THE world is undergoing a transformation of historic proportions. Two main drivers of this are the growing US-China rivalry and the scientific and technological revolution worldwide especially in the US, China, Western Europe and other developed countries. Both developments will have far-reaching implications for global politics, security and economy. Countries, which understand the fundamental forces driving the world and take steps to safeguard their national interests, will forge ahead of others who fail to understand the implications of the changes shaping the globe.

The defining feature of the 21st century will be the growing US-China rivalry. China’s dramatic rise over the past four decades has already catapulted it to a position of international pre-eminence economically. China’s GDP surpassed that of the US in 2014 to assume the top position in purchasing power parity terms internationally. In terms of GDP at the prevailing exchange rates, China is likely to overtake America before the end of the current decade. Even in the military field, China is fast catching up. China’s defence budget, which lags far behind the US defence budget, is expected to exceed the latter by 2035. China is also making rapid progress in STEM (science, technology, engineering and mathematics) subjects to provide a solid base for its long-term economic, scientific and technological progress. The tipping point is likely to come by 2050, if not earlier, by which time China will emerge as the single most powerful nation in the world both in the economic and military fields if present trends continue.

These far-reaching developments are redrawing the geopolitical map at regional and global levels. As China rises, it will inevitably demand the accommodation of its interests in the global political, security and economic architecture. In the past, most of the time when a rising power challenged the supremacy of an existing hegemon, it led to conflicts and wars because of the perceived clash of interests. The main question is whether the US will lean towards the accommodation of China’s legitimate interests or choose the path of confrontation.

Washington under the Trump administration had chosen the confrontationist course through such steps as building up US alliances with countries in China’s neighbourhood, notably Japan, South Korea, India and Australia; imposing punitive tariffs on imports from China; challenging China’s growing presence in the South China Sea, and, undermining China’s Belt and Road Initiative of which CPEC is an important part. Under the incoming Biden administration, the US is likely to be less confrontationist and may even welcome cooperation in such areas as climate change and health, while trying to outcompete China in the economic and security fields bilaterally and globally. Thus, competition between the US and China will continue to grow, pushing the latter closer to Russia and generating tensions and even local conflicts, especially in the Asia-Pacific region.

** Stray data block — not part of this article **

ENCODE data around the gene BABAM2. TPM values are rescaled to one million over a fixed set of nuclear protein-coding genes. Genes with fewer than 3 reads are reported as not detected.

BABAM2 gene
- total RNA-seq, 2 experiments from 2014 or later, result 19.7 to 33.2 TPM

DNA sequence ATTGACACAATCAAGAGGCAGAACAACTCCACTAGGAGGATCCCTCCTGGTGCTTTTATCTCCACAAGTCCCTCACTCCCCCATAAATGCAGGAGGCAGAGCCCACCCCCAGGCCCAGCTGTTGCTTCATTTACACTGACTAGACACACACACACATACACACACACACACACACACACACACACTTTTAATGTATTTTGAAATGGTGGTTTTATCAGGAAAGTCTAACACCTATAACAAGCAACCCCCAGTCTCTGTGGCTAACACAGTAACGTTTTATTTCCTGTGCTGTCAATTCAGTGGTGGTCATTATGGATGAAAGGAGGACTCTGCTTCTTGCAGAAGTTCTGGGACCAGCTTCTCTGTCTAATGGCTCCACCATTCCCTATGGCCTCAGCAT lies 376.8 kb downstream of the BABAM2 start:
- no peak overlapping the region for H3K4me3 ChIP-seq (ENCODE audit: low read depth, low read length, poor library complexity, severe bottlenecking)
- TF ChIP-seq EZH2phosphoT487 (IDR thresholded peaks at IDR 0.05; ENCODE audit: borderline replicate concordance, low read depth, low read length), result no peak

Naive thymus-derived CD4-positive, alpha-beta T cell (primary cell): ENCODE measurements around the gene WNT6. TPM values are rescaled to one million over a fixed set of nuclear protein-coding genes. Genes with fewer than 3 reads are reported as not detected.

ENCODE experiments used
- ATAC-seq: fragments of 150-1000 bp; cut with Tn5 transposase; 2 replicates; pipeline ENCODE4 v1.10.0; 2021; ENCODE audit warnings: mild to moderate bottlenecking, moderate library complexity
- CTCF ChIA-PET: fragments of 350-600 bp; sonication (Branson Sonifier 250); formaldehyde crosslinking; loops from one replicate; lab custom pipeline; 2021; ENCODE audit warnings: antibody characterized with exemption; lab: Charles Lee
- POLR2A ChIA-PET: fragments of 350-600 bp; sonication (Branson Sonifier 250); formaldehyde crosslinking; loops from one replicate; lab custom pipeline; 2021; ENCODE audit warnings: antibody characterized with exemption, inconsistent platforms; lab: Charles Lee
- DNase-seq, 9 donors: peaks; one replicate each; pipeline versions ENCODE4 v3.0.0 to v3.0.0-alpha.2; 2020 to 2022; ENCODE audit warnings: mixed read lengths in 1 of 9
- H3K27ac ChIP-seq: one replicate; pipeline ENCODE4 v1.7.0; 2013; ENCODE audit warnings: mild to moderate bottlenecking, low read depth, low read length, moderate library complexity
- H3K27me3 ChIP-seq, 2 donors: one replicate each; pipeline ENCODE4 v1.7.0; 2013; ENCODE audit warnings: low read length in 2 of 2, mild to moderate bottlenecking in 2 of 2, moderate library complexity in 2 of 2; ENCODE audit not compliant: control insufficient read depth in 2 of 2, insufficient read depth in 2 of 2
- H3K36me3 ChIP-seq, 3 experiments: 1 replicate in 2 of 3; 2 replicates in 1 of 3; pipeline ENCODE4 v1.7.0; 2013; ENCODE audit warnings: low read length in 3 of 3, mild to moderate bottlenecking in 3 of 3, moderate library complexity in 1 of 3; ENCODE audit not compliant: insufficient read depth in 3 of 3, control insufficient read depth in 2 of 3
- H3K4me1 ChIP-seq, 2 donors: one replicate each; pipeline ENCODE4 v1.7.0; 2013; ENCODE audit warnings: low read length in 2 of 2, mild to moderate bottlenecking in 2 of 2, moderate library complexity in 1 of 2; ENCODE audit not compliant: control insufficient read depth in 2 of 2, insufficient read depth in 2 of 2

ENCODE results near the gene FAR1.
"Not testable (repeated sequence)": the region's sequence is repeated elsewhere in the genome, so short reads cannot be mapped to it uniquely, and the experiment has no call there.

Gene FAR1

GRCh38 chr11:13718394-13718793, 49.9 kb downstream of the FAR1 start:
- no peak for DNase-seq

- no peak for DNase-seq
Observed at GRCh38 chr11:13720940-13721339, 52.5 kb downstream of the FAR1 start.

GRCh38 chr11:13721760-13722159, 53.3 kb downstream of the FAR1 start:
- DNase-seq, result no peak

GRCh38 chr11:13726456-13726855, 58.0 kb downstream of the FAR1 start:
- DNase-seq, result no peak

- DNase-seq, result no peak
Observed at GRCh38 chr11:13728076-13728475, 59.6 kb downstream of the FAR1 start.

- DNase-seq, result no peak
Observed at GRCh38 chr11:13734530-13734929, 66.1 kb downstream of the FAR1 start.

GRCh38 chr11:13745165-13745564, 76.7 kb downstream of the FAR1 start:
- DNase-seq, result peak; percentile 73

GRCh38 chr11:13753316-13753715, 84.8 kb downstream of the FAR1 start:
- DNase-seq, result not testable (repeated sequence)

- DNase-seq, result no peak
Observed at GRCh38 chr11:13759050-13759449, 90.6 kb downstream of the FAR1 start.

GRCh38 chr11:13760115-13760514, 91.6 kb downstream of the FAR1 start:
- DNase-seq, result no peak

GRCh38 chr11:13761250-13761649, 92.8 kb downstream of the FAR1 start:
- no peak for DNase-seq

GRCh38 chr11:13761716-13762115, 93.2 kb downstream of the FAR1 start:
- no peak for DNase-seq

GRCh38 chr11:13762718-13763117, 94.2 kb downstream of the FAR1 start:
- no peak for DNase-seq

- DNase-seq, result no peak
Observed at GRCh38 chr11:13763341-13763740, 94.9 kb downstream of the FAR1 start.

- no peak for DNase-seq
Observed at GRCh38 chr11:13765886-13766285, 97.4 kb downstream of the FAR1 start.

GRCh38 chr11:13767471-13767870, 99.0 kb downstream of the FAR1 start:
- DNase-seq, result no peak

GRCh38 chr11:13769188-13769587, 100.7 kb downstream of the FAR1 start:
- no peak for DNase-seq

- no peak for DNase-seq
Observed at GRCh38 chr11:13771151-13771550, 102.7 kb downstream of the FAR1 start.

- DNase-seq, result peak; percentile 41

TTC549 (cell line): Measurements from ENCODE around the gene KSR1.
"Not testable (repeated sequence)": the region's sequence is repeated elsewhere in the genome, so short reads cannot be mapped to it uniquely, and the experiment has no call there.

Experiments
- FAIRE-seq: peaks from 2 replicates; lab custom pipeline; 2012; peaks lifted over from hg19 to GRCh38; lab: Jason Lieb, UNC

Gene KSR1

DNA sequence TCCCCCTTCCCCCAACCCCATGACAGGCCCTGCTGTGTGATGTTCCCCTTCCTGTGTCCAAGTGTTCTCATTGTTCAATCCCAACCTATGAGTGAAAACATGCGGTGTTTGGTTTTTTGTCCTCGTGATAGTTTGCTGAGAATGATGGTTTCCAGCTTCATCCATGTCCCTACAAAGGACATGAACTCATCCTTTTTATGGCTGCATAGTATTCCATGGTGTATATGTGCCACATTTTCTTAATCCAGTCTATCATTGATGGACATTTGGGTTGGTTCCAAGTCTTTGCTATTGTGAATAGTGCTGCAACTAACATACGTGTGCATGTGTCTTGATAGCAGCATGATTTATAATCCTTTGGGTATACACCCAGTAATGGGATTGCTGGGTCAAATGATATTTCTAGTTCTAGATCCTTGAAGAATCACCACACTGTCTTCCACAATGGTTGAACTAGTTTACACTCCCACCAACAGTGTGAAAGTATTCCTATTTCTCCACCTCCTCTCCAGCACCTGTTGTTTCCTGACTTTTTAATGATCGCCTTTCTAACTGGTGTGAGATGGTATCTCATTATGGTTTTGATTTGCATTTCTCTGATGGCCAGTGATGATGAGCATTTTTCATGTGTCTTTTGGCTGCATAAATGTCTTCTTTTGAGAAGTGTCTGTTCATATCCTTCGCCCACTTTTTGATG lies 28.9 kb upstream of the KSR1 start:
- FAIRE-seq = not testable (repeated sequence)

States that fail to understand the changes will lag behind.

This prospect raises critical foreign policy and security issues for the consideration of Pakistan’s leaders and policymakers. The main foreign policy challenge confronting Pakistan would be to deepen its strategic cooperation with China in the face of the growing US-India strategic partnership while maintaining friendly ties with the US-led West which has its own importance in Pakistan’s political, economic and security calculations. The ramifications of the global geopolitical transformation in the Middle East, in the backdrop of the growing Indo-US-Israeli political, security and economic footprint in the region and the deep political divide between Iran and some of the GCC states, will pose their own set of difficult foreign policy choices for Pakistan.

The scientific and technological revolution unfolding in the US, China, Western Europe and other developed countries is another element driving the global transformation over and above the growing US-China rivalry. Developments in cutting-edge information technology ie semi-conductors, data, 5G mobile networks, internet standards, artificial intelligence and quantum computing particularly will help determine not only which country or countries have military edge but also a more dynamic economy.

Countries neglecting education, particularly science and technology, in their national development plans will increasingly become irrelevant in international politics with the passage of time. Unfortunately, Pakistan, which lags far behind in economic, scientific and technological development because of the short-sightedness of its leaders and policymakers, falls in this category. In the absence of necessary corrective steps by our government, the adverse consequences of our flawed policies will continue to haunt us far into the future.

The writer is a retired ambassador and author. He is president of the Lahore Council for World Affairs.

Published in Dawn, December 27th, 2020



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